In Refuge the helicopter references the spark that sent Namadgi National Park in flames. Several women in Conversation Pieces were most distressed by news of the loss of Namadgi. An endangered black cockatoo glides across the scene.

“Refuge” (from Shelter series), 2021. Acrylic on recycled curtain, eyelets, rope and rocks. 130 x 210 cm (with dimensions variable as an installation)


For the final work I planned to bring the women together – to give back and consolidate new and existing friendships, and to share with a wider audience their profound observations. I planned an event on City Hill in Canberra, a symbolic place looking south towards Federal Parliament House; as a kind of declaration and testimonial. A COVID lockdown turned it into an online event – a virtual public lamentation.

Performance art is thought of as first and foremost a visual experience. It is not acting but sees the performer suspend her conditioning. It is a one-off. I settled on a lamentation that would be semi-scripted and with some props in collaboration with musicians (who generously volunteered their time) whose instruments could register the mood of extracts from Conversation Pieces.

This was an experiment with sound and my body (with all its vulnerability) as the key medium. It was not theatre but a civic ritual that created space to bring and process complex experience.

I rubbed charcoal onto my face and wore hessian to represent grief and poverty – borrowing from the Jewish mourning ritual of sackcloth and ash. I used gestures, the physical language of lament, such as kneeling with my head bent towards the earth.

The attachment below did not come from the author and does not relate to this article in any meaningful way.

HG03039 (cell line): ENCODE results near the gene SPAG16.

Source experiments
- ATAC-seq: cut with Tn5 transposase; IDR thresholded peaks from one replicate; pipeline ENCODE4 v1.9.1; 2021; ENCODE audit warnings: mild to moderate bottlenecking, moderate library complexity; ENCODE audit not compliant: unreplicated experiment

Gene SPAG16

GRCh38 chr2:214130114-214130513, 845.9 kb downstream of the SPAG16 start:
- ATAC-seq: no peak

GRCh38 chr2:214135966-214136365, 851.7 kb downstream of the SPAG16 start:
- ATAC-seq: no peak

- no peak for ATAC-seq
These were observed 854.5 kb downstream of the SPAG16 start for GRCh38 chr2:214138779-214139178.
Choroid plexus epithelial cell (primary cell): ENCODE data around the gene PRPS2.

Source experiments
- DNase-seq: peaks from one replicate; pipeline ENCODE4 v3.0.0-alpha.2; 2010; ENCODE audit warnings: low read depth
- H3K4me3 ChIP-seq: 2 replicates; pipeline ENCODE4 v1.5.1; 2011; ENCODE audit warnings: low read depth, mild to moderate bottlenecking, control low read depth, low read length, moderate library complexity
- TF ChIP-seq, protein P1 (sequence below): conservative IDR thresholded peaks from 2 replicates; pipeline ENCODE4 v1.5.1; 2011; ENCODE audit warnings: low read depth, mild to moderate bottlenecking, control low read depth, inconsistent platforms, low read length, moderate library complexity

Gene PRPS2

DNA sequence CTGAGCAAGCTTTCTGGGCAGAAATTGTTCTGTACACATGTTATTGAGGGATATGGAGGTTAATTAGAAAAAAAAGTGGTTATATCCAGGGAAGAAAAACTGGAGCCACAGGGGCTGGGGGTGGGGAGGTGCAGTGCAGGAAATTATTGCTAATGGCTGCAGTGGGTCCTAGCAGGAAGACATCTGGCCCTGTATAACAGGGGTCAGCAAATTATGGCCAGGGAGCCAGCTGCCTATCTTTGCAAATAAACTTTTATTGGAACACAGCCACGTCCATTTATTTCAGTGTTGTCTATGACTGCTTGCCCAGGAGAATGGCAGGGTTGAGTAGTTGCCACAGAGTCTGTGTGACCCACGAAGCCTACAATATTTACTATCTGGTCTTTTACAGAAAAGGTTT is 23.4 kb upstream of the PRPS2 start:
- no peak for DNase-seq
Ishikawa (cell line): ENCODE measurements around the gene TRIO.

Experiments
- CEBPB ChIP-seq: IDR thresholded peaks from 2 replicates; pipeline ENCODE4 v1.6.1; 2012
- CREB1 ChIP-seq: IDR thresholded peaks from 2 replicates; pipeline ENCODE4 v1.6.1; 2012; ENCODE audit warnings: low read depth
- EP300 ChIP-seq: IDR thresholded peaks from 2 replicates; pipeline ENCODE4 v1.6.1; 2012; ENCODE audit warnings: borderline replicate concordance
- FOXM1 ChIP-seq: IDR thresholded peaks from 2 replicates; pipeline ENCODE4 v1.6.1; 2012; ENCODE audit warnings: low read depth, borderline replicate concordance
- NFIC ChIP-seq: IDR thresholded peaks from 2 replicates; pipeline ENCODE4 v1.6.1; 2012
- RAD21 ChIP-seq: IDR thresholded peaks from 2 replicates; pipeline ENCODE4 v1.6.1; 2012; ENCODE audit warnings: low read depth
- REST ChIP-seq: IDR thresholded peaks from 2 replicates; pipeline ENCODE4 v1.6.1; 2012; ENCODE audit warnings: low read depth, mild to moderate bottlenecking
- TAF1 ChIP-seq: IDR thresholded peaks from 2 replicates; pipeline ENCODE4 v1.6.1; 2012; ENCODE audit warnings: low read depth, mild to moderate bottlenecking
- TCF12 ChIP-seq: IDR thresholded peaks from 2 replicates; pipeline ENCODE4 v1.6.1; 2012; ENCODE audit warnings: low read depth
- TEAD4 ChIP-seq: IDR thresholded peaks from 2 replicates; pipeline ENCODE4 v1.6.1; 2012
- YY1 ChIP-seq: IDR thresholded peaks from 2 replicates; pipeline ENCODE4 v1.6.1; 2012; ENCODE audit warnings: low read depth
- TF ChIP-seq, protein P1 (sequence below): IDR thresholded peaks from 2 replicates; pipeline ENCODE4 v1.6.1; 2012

The lamentation aimed to move the problem of climate change from the abstract to the embodied, creating space to negotiate what people bring to it with their own bodies.

The audience – about 100 people online – shared and represented the physical manifestation of my expressed grief.  The feedback I received, with the immediacy of Zoom chat, affirmed its value. A viewer wrote: It was a beautiful and devastating piece. What I felt in my body was profound grief…And I take on board the message of love to overcome fear. Let us celebrate that. 

Still image from 45 minute live performance “Black Summer Lamentation on City Hill”, September 12, 2021.


Most expressions of grief are private. Bereavement practice is typically about the death of a loved one or unexpected deaths in a disaster.  This is new territory in that climate change is here and more adverse weather events are expected. Climate grief is not just personal but has broad social dimensions for communities and nations. Still, research by the psychological profession on this is in its infancy.

Facilitated dialogue that engages the sensors and the public act of lament, I believe, are well suited contemporary and collaborative forms to accompany the planet’s climate transition. I have learnt a lot to inform a potential hybrid practice.

The work actualised my own experience of Black Summer and resonated with others who lived through that time too.

It has deepened my view that one of the challenges for artists and communicators is making climate change culturally meaningful to peoples’ own social realities, bringing empathy and allowing room for soft discourse about climate change.

The arts can help move the subject beyond the limits of official discourse, partisan politics and scientific data. It helps engage the head and the heart.

Toni Hassan is a writer, advocate and an emerging social practice artist. She is a founding member of the Women’s Climate Congress. Conversation Pieces is also now available as a book. Order by email:

Feature image: Detail from “Refuge” (from Shelter series), 2021. Acrylic on recycled curtain, eyelets, rope and rocks. 130 x 210 cm (with dimensions variable as an installation).
Post by Ian Thomson. All images supplied by the artist.